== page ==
There is a common misconception that Section 280G only applies to “executives,” but in reality, Section 280G can potentially impact non-executive level employees, consultants, directors and shareholders. A disqualified individual includes any individual (employee or independent contractor) who is an officer, shareholder, or highly-compensated individual with respect to the corporation. Section 280G(c); Treas. Reg. § 1.280G-1, Q&A-15(a). Additionally, directors are considered disqualified individuals if the director is also a shareholder, officer, or highly-compensated individual with respect to the corporation. Treas. Reg. § 1.280G-1, Q&A-15(b). While an individual may fall within more than one of these categories, all that is required is that the individual fall into one of these three categories within the 12-month period immediately prior to the change of control, and as a result, even former service providers could have concerns under these sections. For example, an individual who terminated employment six-months prior to the change of control, and was a 1% shareholder, would be treated as a disqualified individual for purposes of the change of control. Personal service corporations providing services to the corporation are also treated as “individuals” when determining who is a disqualified individual. Treas. Reg. §1.280G-1, Q&A-16. The fact that a consultant has used his or her own single-member limited liability company to provide services to the corporation does not avoid the tendons of Sections 280G and 4999.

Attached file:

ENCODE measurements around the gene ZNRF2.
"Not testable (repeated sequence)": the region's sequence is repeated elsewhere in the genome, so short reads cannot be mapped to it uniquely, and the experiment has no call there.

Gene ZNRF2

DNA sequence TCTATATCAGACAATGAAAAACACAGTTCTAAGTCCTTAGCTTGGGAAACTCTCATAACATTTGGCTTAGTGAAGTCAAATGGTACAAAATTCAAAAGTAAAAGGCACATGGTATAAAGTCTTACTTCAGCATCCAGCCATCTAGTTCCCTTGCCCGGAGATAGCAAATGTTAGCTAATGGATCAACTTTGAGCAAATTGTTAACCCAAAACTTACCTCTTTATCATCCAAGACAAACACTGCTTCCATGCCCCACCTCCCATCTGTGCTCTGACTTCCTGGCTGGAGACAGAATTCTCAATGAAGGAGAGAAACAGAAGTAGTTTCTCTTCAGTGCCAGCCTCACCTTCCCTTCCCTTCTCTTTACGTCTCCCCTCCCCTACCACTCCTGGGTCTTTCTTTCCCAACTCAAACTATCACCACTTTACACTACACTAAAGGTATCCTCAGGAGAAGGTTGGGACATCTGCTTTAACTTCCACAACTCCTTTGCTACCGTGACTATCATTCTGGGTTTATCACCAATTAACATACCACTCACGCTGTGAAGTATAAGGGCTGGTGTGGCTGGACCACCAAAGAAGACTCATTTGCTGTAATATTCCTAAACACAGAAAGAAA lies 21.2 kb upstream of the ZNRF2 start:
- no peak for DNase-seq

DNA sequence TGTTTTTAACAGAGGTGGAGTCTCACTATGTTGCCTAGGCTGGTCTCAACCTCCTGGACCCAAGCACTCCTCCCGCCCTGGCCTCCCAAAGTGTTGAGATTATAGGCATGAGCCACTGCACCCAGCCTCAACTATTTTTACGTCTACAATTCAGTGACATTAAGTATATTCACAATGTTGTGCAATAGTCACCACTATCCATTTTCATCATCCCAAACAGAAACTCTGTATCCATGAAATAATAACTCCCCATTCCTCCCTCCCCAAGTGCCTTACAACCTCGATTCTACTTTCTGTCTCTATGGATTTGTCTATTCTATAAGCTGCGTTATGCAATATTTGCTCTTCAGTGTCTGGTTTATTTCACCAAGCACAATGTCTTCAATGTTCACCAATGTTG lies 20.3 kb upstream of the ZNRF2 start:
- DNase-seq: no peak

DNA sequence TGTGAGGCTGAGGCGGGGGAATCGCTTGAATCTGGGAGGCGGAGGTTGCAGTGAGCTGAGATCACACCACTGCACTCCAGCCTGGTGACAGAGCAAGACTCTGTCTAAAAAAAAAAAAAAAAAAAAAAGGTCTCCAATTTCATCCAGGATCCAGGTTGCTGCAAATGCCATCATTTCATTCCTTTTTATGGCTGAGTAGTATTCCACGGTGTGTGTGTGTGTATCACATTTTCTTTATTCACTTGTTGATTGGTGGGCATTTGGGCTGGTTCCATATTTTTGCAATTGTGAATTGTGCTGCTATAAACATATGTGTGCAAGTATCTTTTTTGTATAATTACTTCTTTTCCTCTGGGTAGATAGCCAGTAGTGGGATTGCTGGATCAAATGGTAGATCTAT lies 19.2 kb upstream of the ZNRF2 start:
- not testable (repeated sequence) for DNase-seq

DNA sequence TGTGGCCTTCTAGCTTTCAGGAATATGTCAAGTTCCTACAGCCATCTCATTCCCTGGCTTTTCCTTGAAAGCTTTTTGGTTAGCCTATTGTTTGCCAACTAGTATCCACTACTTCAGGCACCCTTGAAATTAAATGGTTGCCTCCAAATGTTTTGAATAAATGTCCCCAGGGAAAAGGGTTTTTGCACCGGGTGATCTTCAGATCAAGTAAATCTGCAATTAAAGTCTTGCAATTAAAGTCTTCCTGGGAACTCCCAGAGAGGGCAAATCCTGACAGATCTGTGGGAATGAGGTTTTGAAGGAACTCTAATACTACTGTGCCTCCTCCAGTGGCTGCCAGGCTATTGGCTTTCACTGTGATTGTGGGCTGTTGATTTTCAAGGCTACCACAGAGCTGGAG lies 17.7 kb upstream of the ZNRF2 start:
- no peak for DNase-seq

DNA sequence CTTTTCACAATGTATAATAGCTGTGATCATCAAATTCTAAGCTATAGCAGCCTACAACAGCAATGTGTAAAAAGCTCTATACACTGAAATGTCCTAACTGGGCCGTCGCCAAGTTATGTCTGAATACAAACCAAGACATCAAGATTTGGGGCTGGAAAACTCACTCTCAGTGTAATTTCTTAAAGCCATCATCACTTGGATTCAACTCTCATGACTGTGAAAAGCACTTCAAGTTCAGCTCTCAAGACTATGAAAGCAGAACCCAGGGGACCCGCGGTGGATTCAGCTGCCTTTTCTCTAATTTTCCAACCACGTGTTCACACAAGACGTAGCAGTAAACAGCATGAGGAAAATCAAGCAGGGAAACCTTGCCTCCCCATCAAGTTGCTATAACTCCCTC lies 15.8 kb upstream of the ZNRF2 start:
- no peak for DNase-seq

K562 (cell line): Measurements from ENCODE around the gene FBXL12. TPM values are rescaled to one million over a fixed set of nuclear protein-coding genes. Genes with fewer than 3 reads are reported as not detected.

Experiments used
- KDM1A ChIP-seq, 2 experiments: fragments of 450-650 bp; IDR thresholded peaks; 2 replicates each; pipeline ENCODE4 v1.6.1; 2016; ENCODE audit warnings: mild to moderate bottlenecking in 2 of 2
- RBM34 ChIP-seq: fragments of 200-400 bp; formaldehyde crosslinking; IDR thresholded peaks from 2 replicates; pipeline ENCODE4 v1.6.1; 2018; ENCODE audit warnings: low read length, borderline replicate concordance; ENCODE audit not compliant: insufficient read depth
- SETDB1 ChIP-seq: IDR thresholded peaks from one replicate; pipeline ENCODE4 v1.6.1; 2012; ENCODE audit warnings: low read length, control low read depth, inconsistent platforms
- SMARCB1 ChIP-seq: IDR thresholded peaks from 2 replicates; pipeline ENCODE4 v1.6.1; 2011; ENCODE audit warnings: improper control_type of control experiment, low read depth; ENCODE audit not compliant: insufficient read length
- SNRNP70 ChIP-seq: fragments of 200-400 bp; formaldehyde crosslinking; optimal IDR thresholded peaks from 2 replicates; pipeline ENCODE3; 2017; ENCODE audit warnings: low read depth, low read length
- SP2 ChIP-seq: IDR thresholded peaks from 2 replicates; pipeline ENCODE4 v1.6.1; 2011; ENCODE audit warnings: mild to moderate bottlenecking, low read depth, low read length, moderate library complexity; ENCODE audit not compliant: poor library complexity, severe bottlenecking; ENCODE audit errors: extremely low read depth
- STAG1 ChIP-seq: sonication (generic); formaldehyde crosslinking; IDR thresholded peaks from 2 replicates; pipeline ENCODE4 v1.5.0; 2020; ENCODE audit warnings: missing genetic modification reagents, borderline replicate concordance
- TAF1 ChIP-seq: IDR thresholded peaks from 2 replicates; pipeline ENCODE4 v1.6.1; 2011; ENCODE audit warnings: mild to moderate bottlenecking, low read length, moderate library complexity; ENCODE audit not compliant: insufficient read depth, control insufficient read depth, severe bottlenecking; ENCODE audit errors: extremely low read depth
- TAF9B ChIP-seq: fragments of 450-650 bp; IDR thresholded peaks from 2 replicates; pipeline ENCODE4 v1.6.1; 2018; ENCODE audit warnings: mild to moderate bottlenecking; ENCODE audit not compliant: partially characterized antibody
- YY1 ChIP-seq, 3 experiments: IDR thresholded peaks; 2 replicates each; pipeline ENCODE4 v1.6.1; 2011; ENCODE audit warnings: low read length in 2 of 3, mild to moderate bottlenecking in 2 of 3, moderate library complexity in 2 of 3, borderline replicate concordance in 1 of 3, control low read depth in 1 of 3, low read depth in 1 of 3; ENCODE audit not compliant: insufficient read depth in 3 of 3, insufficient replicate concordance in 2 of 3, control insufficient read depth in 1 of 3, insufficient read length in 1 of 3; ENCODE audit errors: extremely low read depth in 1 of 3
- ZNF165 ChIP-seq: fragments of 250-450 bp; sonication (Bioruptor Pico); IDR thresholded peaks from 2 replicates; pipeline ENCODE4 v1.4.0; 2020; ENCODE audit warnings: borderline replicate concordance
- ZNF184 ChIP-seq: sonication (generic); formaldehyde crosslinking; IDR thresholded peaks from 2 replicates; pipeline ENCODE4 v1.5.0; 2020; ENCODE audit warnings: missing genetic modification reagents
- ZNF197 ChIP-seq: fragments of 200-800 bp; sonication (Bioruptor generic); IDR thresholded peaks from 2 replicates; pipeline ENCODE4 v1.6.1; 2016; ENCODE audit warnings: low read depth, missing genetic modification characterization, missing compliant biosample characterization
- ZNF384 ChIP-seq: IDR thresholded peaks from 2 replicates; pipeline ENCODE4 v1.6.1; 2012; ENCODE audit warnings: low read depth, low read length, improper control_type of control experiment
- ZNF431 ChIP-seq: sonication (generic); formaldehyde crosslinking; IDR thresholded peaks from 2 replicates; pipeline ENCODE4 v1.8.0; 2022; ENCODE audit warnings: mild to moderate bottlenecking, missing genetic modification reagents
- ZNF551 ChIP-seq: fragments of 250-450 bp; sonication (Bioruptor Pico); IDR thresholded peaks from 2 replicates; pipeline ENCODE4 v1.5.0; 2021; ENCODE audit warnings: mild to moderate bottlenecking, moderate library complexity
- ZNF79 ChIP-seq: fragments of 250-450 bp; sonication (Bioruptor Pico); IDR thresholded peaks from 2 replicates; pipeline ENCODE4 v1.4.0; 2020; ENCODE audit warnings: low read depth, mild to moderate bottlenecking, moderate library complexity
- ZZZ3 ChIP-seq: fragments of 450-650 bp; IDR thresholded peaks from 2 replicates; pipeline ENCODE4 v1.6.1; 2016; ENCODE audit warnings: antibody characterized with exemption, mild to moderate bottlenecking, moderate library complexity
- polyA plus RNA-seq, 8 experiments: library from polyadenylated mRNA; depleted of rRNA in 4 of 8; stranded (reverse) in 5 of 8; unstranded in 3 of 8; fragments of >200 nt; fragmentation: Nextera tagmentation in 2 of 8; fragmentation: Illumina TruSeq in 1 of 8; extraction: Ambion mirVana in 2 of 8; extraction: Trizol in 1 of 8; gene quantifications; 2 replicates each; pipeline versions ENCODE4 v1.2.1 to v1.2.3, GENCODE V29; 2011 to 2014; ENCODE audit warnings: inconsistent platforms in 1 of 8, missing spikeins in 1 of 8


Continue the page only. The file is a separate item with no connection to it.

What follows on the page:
Highly-compensated individuals are persons within the lesser of (i) the highest paid 250 employees; or (ii) the highest paid 1% of employees of the corporation. Treas. Reg. § 1.280G-1, Q&A-19. A shareholder, for these purposes, is only considered a disqualified individual if the shareholder provides services to the corporation (either as an employee or independent contractor, including outside directors) and owns more than 1% of the fair market value of the outstanding shares of all classes of the corporation’s stock. In determining stock ownership, the attribution rules of Section 318(a) apply. Stock underlying a vested option is considered owned by the individual who owns the vested option (and stock underlying an unvested option is not considered owned by the holder of the unvested option). If an unvested option to purchase a corporation’s stock automatically vests upon a change of control, the stock underlying such option is considered owned by the holder of the option for purposes of these rules. Treas. Reg. § 1.280G-1, Q&A-17.